Freshwater Lagoon is part of Redwood National Park. The Lagoon is stocked with trout, and there's a boat ramp at the north end. Facilities include a parking area and picnic tables.
The Visitor Center is located at the north end of Stone Lagoon, where the day use area includes a picnic area and a boat launch. The park also offers 6 environmental and 6 boat-in campsites. Campsites include fire pits and chemical toilets.
Big Lagoon County Park is located at the south end of Big Lagoon. Facilities include a boat ramp, 25 tent sites, picnic tables, fire rings and flush toilets. Kayak rentals and instructions are available seasonally from Kayak Zak. Beach fires are allowed here.
Big Lagoon is a noted fishing spot for cutthroat trout, and the shallow waters here are calm enough and warm enough for swimming. The sand spit that separates the lagoon from the ocean is a prime beachcombing location
This beach, located in Patrick's Point State Park, is, as the name implies, a great place to search for agates and jade. But you'll also find driftwood and tidepools to explore. There are 6 miles of hiking trails. Trails along the bluffs provide a good place to watch whales, sea lions, or the sunset.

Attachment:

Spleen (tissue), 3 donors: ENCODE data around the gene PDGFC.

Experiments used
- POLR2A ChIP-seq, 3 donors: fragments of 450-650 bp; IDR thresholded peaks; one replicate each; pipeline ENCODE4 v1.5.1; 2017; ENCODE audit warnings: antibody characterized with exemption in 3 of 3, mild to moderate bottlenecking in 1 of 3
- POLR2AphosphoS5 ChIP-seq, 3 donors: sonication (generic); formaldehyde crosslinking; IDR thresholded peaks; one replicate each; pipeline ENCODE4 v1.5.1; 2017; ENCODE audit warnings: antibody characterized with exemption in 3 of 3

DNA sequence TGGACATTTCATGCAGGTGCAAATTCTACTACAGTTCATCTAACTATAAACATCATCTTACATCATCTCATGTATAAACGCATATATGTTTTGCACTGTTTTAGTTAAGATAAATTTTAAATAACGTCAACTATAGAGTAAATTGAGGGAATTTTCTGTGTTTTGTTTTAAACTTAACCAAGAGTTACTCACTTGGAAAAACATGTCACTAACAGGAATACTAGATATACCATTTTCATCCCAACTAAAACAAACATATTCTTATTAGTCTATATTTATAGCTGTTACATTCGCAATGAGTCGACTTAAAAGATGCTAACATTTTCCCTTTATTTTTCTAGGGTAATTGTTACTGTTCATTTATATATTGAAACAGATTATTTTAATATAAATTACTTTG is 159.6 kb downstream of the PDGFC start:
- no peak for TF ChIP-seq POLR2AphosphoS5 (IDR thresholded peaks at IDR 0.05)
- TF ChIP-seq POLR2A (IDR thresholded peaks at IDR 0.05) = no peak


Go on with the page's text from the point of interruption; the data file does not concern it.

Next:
Park facilities include parking, restrooms, 125 campsites, wheelchair-accessible showers, firepits, 16 picnic sites and fishing. Some of trails and restrooms are wheelchair accessible. Camping and day-use fees.
Trinidad Memorial Lighthouse Photo by Jack Hopkins, Humboldt County CVB, redwoods.info
One of the prettiest spots along the Humboldt coast, this small, sandy beach is tucked into a secluded cove. Offshore, Flatiron Rock provides a haven for seabirds. The trail to the beach is a half mile and drops 120 feet. There's parking, restrooms with running water, an outdoor shower, a picnic area with tables and firepits, and hiking trails. You can enjoy stunning views on the bluffs above the beach.
For more information see Trinidad State Beach.
This dramatic pocket beach has outstanding views and great tidepools. It's located on Scenic Drive south of Trinidad on the Humboldt coast. A steep stairway leads down to the beach. There's parking, restrooms with flush toilets, firepits, and hiking trails. Beach fires are permitted. Dogs are allowed. Operated by Humboldt County Parks.
Photo by Jack Hopkins, Humboldt County CVB, redwoods.info